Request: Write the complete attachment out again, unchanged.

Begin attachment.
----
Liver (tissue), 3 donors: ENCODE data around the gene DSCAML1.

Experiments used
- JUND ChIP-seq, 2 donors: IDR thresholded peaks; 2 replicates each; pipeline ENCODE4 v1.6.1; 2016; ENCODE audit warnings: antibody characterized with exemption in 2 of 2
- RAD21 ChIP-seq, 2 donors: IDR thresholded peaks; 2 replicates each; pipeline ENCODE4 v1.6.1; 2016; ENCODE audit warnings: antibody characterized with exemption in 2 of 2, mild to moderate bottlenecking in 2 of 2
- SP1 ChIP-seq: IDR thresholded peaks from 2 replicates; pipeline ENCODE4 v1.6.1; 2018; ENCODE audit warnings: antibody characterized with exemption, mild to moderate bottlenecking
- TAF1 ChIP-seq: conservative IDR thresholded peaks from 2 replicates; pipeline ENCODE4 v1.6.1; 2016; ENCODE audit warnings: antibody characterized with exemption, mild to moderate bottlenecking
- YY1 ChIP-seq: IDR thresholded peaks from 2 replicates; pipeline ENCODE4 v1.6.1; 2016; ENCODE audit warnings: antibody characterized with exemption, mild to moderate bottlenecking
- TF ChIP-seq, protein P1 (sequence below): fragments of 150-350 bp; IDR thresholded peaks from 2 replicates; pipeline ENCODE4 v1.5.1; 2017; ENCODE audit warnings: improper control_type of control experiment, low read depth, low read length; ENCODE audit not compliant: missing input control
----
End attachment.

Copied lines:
Liver (tissue), 3 donors: ENCODE data around the gene DSCAML1.

Experiments used
- JUND ChIP-seq, 2 donors: IDR thresholded peaks; 2 replicates each; pipeline ENCODE4 v1.6.1; 2016; ENCODE audit warnings: antibody characterized with exemption in 2 of 2
- RAD21 ChIP-seq, 2 donors: IDR thresholded peaks; 2 replicates each; pipeline ENCODE4 v1.6.1; 2016; ENCODE audit warnings: antibody characterized with exemption in 2 of 2, mild to moderate bottlenecking in 2 of 2
- SP1 ChIP-seq: IDR thresholded peaks from 2 replicates; pipeline ENCODE4 v1.6.1; 2018; ENCODE audit warnings: antibody characterized with exemption, mild to moderate bottlenecking
- TAF1 ChIP-seq: conservative IDR thresholded peaks from 2 replicates; pipeline ENCODE4 v1.6.1; 2016; ENCODE audit warnings: antibody characterized with exemption, mild to moderate bottlenecking
- YY1 ChIP-seq: IDR thresholded peaks from 2 replicates; pipeline ENCODE4 v1.6.1; 2016; ENCODE audit warnings: antibody characterized with exemption, mild to moderate bottlenecking
- TF ChIP-seq, protein P1 (sequence below): fragments of 150-350 bp; IDR thresholded peaks from 2 replicates; pipeline ENCODE4 v1.5.1; 2017; ENCODE audit warnings: improper control_type of control experiment, low read depth, low read length; ENCODE audit not compliant: missing input control